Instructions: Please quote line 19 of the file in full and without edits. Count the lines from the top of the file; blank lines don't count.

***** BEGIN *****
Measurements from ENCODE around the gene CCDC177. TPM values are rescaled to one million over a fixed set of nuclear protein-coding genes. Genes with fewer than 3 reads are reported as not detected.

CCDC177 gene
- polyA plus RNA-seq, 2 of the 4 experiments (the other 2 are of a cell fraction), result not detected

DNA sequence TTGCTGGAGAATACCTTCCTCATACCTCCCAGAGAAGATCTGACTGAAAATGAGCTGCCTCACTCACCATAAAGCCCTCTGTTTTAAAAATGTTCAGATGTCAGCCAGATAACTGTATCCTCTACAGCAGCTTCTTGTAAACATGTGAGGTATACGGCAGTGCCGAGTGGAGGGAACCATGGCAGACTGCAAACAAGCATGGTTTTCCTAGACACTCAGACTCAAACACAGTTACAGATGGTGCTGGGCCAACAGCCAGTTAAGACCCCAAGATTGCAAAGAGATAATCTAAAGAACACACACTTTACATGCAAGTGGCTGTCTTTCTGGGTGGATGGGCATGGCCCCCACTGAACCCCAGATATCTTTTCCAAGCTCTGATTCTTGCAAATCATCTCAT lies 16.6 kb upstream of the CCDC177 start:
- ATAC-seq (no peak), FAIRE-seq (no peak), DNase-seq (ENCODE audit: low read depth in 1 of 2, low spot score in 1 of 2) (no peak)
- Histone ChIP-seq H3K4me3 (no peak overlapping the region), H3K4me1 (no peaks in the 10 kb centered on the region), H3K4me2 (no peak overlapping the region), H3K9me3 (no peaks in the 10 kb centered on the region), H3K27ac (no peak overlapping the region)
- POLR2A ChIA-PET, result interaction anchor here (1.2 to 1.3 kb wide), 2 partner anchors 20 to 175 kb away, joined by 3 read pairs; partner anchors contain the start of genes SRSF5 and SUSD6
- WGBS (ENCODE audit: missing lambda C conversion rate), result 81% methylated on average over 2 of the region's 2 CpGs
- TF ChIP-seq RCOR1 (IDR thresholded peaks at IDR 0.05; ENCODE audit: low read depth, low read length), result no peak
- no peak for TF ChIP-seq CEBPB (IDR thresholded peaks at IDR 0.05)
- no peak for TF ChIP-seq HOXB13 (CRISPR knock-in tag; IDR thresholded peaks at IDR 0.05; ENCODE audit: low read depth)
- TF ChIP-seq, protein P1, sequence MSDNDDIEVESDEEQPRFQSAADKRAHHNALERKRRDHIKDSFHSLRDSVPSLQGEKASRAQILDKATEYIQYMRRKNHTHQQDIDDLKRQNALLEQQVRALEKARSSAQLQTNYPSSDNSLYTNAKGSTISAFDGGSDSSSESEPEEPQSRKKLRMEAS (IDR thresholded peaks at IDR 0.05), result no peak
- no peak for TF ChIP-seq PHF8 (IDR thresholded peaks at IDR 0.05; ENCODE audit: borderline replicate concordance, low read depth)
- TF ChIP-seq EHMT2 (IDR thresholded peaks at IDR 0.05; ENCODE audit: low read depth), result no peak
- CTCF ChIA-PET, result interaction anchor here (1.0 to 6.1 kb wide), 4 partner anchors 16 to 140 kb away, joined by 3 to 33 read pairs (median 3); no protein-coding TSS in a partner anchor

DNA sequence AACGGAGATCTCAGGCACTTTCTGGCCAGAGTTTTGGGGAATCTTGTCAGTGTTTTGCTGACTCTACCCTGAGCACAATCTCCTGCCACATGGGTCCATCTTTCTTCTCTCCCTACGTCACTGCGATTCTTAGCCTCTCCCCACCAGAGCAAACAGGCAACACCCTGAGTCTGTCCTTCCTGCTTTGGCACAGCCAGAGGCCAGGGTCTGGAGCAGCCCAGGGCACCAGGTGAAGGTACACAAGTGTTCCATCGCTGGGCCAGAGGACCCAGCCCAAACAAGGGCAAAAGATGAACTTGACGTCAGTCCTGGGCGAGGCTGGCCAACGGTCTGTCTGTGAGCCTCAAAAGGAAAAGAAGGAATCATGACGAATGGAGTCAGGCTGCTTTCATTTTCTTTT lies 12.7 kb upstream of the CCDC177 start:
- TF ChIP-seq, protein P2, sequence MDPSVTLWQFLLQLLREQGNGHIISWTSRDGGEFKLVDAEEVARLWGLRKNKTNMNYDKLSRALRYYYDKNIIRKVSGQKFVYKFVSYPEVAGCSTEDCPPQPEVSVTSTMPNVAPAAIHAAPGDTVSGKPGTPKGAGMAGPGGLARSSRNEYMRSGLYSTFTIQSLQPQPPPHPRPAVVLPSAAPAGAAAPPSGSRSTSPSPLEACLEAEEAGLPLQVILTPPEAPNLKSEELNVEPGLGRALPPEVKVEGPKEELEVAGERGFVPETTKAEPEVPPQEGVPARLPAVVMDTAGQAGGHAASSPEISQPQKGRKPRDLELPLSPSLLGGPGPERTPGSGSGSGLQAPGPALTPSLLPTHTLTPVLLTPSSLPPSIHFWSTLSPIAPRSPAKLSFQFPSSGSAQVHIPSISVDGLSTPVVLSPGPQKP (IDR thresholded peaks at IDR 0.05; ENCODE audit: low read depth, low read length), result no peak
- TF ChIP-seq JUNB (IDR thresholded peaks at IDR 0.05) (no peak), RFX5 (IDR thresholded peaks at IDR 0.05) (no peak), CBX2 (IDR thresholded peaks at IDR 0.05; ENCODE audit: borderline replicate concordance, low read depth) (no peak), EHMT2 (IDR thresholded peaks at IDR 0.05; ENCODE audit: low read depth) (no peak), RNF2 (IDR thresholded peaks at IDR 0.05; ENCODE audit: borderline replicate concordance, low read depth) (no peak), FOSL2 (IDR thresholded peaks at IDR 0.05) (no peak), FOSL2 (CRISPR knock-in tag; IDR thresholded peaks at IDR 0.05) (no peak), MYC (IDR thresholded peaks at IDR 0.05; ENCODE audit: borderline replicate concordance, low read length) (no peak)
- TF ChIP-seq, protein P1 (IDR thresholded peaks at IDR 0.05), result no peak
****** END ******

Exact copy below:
- TF ChIP-seq, protein P1 (IDR thresholded peaks at IDR 0.05), result no peak